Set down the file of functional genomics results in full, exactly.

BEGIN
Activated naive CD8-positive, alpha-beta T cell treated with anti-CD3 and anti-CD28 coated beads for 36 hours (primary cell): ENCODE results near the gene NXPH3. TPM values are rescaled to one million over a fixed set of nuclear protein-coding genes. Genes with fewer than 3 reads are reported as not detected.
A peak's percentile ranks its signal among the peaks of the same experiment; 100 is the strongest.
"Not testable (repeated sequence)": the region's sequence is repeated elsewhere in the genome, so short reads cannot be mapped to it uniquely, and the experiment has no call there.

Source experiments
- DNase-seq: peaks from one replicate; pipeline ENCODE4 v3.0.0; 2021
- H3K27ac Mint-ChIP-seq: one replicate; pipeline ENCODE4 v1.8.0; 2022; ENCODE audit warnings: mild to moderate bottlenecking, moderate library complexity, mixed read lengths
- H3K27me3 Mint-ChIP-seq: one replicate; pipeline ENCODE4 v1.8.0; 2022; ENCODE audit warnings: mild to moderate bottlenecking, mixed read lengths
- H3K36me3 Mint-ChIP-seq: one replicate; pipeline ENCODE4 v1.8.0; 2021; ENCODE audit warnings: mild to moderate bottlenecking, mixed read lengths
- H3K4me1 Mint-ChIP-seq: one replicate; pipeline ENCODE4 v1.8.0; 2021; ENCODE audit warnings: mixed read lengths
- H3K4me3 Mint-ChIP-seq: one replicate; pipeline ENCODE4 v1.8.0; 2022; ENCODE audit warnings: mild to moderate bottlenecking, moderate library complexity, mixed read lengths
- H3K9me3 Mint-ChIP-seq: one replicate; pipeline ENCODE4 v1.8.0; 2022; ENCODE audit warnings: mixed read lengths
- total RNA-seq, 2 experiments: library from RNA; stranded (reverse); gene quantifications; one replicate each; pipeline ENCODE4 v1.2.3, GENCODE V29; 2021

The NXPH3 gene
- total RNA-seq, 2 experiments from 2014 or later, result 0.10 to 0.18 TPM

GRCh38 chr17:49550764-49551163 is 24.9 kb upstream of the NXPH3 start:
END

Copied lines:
Activated naive CD8-positive, alpha-beta T cell treated with anti-CD3 and anti-CD28 coated beads for 36 hours (primary cell): ENCODE results near the gene NXPH3. TPM values are rescaled to one million over a fixed set of nuclear protein-coding genes. Genes with fewer than 3 reads are reported as not detected.
A peak's percentile ranks its signal among the peaks of the same experiment; 100 is the strongest.
"Not testable (repeated sequence)": the region's sequence is repeated elsewhere in the genome, so short reads cannot be mapped to it uniquely, and the experiment has no call there.

Source experiments
- DNase-seq: peaks from one replicate; pipeline ENCODE4 v3.0.0; 2021
- H3K27ac Mint-ChIP-seq: one replicate; pipeline ENCODE4 v1.8.0; 2022; ENCODE audit warnings: mild to moderate bottlenecking, moderate library complexity, mixed read lengths
- H3K27me3 Mint-ChIP-seq: one replicate; pipeline ENCODE4 v1.8.0; 2022; ENCODE audit warnings: mild to moderate bottlenecking, mixed read lengths
- H3K36me3 Mint-ChIP-seq: one replicate; pipeline ENCODE4 v1.8.0; 2021; ENCODE audit warnings: mild to moderate bottlenecking, mixed read lengths
- H3K4me1 Mint-ChIP-seq: one replicate; pipeline ENCODE4 v1.8.0; 2021; ENCODE audit warnings: mixed read lengths
- H3K4me3 Mint-ChIP-seq: one replicate; pipeline ENCODE4 v1.8.0; 2022; ENCODE audit warnings: mild to moderate bottlenecking, moderate library complexity, mixed read lengths
- H3K9me3 Mint-ChIP-seq: one replicate; pipeline ENCODE4 v1.8.0; 2022; ENCODE audit warnings: mixed read lengths
- total RNA-seq, 2 experiments: library from RNA; stranded (reverse); gene quantifications; one replicate each; pipeline ENCODE4 v1.2.3, GENCODE V29; 2021

The NXPH3 gene
- total RNA-seq, 2 experiments from 2014 or later, result 0.10 to 0.18 TPM

GRCh38 chr17:49550764-49551163 is 24.9 kb upstream of the NXPH3 start: